The largest DeFi money market on Binance’s blockchain, Venus (XVS), finances a curious book. A string of events put it at risk of overexposure to assets from hacks and bridge exploits. For example, Venus considers some $250 million worth of stolen BNB to be part of its so-called total value locked (TVL).
Today, it claims to possess roughly $950 million of TVL within Binance’s Smart Chain ecosystem, inclusive of those illegitimate funds. While large, the figure is 85% below its May 2021 high of $7 billion.
Community members have accused Venus Protocol of hiding some of its liabilities, as well.
Venus only operates in the Binance ecosystem, but that hasn’t stopped it from issuing a flurry of tokens. Venus is as complicated as the labyrinth of companies that compose Binance itself.
- Venus has no less than three proprietary tokens: XVS, VRT, and VAI.
- It also issues four wrapped versions of third-party stablecoins: vUSDC, vBUSD, vUSDT, and vDAI.
- It also wraps at least a dozen popular assets, including vBTC, vETH, vLTC, BNB, vDOGE, vXRP, and many others.
Some of the bad debt that finances Venus
In addition to holding the multi-hundred million dollar proceeds of one of the world’s largest thefts, Venus has also collected other forms of tainted collateral.
All the way back in 2021, the main Venus token (XVS) whipsawed within six hours and caused $200 million in Venus Protocol liquidations. Specifically, on May 18, XVS round-tripped from $76 to $143 to $76. Those liquidations left it with $100 million in bad debt. Nowadays, XVS is trading under $6.
Most of that bad debt used XVS as collateral to take loans from Venus. Debtors simply defaulted on their XVS-backed loans altogether, escaping with the loaned finances rather than reclaiming their XVS posted as collateral.
The Block researcher Igor Igamberdiev suspected market manipulation involving large XVS holders who had posted their tokens as collateral for significant Tether, USD Coin, and Binance USD “loans” that they never intended to repay.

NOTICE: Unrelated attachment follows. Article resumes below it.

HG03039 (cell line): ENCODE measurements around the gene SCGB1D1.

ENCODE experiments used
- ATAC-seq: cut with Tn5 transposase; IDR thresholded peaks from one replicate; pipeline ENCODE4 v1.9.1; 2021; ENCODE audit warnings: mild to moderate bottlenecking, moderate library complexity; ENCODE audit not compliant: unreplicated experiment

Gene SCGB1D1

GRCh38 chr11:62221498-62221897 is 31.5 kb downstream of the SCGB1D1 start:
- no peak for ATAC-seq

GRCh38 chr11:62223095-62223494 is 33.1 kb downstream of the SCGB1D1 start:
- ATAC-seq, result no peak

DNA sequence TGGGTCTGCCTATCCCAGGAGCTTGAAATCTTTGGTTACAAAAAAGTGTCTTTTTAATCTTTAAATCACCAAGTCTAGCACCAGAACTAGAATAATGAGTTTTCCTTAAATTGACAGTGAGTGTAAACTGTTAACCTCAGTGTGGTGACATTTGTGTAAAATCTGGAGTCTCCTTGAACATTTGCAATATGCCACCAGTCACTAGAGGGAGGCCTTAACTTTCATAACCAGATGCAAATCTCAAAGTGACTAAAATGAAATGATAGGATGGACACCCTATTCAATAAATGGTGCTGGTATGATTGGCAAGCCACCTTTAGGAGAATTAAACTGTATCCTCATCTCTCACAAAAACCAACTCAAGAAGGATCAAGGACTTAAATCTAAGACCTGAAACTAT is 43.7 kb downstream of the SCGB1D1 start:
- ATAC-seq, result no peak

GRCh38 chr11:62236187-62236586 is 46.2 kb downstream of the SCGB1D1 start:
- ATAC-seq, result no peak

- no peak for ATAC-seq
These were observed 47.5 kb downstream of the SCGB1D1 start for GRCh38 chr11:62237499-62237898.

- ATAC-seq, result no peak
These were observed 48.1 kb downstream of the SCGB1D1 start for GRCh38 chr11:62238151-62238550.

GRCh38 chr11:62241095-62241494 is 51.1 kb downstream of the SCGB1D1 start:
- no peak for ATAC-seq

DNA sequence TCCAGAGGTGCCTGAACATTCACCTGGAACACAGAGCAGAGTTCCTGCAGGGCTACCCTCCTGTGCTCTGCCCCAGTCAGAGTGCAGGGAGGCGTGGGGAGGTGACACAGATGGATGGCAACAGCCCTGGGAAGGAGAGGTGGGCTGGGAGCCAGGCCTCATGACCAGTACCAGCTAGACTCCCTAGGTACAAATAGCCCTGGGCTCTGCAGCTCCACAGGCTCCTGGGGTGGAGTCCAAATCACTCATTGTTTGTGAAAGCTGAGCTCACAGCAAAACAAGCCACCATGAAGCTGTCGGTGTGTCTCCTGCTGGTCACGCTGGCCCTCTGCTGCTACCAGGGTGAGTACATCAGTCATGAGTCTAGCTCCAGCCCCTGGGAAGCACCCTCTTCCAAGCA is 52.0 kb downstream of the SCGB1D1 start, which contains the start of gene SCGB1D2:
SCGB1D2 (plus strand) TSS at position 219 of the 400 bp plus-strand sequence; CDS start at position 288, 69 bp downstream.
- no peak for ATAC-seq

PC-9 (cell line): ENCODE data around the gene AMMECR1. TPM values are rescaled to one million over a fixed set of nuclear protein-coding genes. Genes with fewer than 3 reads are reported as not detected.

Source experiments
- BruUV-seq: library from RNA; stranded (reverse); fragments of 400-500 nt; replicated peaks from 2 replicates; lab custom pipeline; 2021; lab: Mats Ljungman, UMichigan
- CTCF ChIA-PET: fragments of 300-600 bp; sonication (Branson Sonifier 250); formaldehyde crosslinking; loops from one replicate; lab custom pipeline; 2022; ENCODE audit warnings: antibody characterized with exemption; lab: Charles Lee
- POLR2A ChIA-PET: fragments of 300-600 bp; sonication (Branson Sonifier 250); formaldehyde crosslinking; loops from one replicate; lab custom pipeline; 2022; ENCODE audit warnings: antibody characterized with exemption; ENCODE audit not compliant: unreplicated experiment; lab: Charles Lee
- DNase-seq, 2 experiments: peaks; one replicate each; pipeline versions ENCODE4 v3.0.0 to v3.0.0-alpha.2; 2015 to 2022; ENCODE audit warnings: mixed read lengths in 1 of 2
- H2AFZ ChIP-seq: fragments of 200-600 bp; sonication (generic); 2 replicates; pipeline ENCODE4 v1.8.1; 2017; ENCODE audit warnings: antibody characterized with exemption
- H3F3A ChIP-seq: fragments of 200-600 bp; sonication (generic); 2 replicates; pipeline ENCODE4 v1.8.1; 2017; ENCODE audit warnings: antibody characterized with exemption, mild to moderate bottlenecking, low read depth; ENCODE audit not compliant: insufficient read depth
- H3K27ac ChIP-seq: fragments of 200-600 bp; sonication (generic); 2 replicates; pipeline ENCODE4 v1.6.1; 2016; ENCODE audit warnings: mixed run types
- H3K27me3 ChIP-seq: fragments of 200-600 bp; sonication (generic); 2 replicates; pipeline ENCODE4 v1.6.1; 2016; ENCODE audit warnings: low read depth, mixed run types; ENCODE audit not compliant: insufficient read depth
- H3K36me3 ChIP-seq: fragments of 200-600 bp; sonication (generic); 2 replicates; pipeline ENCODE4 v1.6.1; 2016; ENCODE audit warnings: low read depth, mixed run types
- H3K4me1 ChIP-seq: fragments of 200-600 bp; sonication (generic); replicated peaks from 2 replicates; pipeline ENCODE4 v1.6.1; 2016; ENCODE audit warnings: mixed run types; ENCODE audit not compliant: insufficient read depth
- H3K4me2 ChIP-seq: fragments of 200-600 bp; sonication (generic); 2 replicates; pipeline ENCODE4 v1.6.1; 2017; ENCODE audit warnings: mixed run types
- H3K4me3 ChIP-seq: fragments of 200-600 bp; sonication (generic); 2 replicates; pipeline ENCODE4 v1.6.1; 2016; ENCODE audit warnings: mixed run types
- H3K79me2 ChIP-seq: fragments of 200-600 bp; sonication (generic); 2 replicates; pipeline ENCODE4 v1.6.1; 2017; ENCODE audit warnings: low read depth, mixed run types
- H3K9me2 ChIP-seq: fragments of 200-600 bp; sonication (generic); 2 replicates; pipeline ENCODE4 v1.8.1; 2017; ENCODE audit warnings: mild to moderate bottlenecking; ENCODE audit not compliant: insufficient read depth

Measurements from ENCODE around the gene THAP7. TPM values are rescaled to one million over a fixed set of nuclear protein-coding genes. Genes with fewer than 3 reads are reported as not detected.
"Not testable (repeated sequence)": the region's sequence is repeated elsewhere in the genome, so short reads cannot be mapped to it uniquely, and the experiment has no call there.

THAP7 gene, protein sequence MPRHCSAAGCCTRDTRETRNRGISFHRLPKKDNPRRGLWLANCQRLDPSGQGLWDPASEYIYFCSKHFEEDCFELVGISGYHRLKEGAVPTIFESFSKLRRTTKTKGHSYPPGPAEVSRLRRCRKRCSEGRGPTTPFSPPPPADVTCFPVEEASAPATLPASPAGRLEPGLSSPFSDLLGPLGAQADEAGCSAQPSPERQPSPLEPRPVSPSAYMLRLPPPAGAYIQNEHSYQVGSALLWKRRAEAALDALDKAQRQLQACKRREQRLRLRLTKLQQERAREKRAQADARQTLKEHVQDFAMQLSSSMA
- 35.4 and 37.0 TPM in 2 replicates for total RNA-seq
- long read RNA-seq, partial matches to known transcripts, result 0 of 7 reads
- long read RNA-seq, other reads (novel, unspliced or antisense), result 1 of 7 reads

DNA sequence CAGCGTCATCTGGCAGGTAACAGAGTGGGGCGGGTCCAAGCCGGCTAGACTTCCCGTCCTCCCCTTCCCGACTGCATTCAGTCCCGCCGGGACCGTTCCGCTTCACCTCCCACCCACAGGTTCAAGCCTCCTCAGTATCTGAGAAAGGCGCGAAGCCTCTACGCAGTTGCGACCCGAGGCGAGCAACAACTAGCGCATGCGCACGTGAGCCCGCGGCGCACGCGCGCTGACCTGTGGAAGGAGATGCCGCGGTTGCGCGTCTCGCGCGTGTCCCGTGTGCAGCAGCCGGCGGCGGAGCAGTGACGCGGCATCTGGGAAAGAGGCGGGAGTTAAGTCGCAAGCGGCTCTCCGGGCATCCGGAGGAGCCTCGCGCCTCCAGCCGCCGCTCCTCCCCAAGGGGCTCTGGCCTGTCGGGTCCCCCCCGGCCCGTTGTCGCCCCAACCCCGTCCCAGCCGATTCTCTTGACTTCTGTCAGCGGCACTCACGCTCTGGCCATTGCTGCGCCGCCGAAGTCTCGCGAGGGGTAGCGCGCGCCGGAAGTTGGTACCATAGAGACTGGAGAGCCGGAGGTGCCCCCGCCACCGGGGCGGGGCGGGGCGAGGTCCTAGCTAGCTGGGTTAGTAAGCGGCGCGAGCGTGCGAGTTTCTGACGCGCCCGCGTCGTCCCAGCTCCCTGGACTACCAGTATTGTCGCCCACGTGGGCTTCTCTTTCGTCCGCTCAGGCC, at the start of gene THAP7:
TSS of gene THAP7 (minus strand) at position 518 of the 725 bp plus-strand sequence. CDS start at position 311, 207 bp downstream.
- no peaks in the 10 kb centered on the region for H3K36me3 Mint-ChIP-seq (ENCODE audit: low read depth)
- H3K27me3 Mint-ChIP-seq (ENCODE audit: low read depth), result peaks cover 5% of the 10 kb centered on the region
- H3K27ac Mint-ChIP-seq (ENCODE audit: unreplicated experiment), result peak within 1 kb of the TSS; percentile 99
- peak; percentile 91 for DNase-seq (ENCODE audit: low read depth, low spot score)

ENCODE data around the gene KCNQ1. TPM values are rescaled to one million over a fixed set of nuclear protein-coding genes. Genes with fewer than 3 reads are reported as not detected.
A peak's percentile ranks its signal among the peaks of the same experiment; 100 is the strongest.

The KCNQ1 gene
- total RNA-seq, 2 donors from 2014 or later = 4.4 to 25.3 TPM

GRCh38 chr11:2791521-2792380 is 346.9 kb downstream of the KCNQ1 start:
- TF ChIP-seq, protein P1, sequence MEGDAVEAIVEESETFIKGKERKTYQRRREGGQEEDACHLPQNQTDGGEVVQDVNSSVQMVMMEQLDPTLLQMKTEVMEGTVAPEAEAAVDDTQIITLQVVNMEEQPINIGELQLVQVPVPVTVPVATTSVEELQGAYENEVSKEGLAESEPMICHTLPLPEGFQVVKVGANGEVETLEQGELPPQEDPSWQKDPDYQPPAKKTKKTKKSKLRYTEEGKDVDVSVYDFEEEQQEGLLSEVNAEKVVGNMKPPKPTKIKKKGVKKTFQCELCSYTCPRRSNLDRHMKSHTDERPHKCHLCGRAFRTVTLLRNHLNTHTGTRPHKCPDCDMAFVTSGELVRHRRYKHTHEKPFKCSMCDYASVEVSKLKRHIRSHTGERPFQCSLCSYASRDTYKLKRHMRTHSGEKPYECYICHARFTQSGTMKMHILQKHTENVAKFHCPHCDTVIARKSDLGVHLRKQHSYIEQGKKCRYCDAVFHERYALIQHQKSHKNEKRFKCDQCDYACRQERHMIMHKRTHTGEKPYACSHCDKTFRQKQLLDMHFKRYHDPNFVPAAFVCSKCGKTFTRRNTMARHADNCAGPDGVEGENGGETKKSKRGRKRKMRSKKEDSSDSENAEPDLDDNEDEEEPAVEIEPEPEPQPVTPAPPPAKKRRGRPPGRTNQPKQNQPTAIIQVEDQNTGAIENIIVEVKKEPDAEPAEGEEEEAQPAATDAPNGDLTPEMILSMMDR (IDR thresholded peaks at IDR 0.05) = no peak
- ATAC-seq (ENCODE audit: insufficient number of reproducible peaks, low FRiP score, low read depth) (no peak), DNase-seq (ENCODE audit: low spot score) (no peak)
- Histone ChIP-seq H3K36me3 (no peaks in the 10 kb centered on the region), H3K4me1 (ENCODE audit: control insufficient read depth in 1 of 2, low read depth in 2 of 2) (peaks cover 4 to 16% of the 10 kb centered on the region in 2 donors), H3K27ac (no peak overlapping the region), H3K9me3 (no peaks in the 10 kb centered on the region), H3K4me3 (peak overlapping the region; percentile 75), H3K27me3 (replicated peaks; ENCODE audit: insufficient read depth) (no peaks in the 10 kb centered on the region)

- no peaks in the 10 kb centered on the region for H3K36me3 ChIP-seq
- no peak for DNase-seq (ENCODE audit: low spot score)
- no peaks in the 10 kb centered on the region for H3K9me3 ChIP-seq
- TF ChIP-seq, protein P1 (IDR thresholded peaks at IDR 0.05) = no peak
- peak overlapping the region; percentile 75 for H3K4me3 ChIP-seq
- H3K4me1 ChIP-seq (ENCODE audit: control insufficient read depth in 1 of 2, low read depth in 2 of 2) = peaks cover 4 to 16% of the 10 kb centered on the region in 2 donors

- Venus’ third quarter 2022 report indicated 1,619 insolvent accounts worth $51.3 million but otherwise didn’t provide a breakdown of liabilities.
- It remained tight-lipped on outstanding financial obligations, disclosing a “long-lasting issue” with something called Autofarm that it admitted was 15% unresolved.
- Most concerningly, Venus hasn’t released an official financial report to its community for the last two quarters (Venus simply pointed to a third-party Q4 report by an independent Messari researcher, which overlooked Venus’ hundreds of millions of dollars in stolen funds from the BNB Smart Chain hack).
Some insiders are already fleeing to safety. On March 2, someone withdrew $21.4 million of Binance-peg stablecoin BUSD from Venus and deposited all of it into Binance. On March 11, a wallet labeled Justin Sun redeemed 1 million BUSD Binance-peg USDC from Venus.
Venus founder Joselito Lizarondo initially attempted to put a positive spin on the whipsaw of May 18, 2021. He noted that the protocol worked as intended and pointed out attempts to generate Venus activity in order to qualify for the Venus Reward Token (VRT) airdrop for XVS holders as of its May 17, 2021 snapshot date.
$220 liquidation price on BNB
To sum up: In February 2023, a researcher predicted Venus (XVS) could be in trouble again if any finances caused BNB to drop below $220. (In a close encounter, BNB recently dipped to $265 on March 9, 2023.) That price level, which rises slowly over time, could have triggered one of the largest auto-liquidations in the history of DeFi.
That researcher cited the same BNB bridge exploit that fraudulently minted 2 million BNB on October 7, 2022. The exploiter deposited 900,000 BNB into Venus Protocol to use as loan collateral and withdrew USDT, USDC, and BUSD.
It’s possible that Venus Protocol might hide off-balance-sheet or otherwise negative financials in its accounting. It was hit hard by bad loans in May 2021 as hackers used its lending platform to launder funds after one of the largest crypto thefts in history.